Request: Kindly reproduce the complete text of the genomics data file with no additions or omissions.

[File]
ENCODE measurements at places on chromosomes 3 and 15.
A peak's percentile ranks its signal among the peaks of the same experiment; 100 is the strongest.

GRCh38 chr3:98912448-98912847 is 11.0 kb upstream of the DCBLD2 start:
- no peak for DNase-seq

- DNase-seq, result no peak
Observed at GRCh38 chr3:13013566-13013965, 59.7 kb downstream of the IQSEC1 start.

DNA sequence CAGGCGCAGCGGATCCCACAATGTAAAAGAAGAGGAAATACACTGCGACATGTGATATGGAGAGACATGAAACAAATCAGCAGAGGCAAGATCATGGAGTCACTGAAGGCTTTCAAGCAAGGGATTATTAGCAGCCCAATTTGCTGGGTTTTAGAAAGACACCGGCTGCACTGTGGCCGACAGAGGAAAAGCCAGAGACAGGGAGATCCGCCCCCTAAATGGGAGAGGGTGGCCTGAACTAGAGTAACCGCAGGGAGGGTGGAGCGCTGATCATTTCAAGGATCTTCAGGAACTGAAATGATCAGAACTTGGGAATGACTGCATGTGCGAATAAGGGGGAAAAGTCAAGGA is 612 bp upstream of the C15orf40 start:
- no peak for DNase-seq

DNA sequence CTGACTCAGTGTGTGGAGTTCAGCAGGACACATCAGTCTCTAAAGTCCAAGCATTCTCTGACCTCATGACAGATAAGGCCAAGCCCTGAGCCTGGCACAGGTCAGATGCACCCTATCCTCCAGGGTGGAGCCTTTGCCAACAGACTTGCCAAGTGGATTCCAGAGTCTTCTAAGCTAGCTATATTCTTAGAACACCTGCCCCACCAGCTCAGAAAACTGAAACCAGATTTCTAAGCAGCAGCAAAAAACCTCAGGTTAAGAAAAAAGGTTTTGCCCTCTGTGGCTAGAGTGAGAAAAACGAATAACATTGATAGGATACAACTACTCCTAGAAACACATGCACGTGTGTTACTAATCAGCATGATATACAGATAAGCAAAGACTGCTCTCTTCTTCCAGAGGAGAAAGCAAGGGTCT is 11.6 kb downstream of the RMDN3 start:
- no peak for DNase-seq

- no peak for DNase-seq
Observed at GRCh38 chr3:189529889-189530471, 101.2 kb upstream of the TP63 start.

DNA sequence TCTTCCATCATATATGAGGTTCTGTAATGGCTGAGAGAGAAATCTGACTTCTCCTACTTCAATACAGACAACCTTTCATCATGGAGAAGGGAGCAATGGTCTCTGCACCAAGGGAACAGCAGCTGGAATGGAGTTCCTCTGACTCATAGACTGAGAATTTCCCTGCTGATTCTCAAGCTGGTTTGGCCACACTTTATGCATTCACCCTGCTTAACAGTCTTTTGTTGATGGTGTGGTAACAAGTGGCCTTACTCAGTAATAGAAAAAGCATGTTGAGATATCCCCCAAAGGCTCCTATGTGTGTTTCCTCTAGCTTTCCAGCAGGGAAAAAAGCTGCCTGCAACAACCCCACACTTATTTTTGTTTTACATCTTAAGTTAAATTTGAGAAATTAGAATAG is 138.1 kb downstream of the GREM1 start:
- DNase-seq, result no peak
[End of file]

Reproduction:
ENCODE measurements at places on chromosomes 3 and 15.
A peak's percentile ranks its signal among the peaks of the same experiment; 100 is the strongest.

GRCh38 chr3:98912448-98912847 is 11.0 kb upstream of the DCBLD2 start:
- no peak for DNase-seq

- DNase-seq, result no peak
Observed at GRCh38 chr3:13013566-13013965, 59.7 kb downstream of the IQSEC1 start.

DNA sequence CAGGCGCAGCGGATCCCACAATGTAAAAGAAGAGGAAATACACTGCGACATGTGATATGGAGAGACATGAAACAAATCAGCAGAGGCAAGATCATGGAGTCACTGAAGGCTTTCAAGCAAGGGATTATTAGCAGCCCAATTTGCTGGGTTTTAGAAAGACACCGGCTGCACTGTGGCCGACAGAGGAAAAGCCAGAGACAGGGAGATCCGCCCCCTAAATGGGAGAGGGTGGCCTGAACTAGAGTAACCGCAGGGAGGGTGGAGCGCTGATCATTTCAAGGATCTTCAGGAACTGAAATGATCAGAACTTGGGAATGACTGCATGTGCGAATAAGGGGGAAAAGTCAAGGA is 612 bp upstream of the C15orf40 start:
- no peak for DNase-seq

DNA sequence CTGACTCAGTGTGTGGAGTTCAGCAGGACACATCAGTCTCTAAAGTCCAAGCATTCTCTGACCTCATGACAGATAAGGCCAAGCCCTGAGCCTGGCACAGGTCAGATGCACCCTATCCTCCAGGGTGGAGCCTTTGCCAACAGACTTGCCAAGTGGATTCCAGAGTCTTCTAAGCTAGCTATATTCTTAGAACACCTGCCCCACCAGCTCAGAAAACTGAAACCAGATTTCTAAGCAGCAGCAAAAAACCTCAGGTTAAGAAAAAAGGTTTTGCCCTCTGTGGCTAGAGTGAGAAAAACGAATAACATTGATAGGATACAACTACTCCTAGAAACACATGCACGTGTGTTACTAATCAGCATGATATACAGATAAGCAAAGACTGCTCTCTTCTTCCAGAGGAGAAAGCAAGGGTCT is 11.6 kb downstream of the RMDN3 start:
- no peak for DNase-seq

- no peak for DNase-seq
Observed at GRCh38 chr3:189529889-189530471, 101.2 kb upstream of the TP63 start.

DNA sequence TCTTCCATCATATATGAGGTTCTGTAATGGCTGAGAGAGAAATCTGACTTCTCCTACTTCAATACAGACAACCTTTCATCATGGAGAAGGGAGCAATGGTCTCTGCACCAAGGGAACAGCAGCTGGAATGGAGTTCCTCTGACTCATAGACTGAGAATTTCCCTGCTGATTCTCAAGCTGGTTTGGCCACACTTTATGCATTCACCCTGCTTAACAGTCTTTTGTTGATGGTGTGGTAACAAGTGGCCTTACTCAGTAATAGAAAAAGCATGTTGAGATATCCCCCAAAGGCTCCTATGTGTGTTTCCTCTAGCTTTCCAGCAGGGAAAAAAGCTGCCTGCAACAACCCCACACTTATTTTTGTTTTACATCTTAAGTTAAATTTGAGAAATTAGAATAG is 138.1 kb downstream of the GREM1 start:
- DNase-seq, result no peak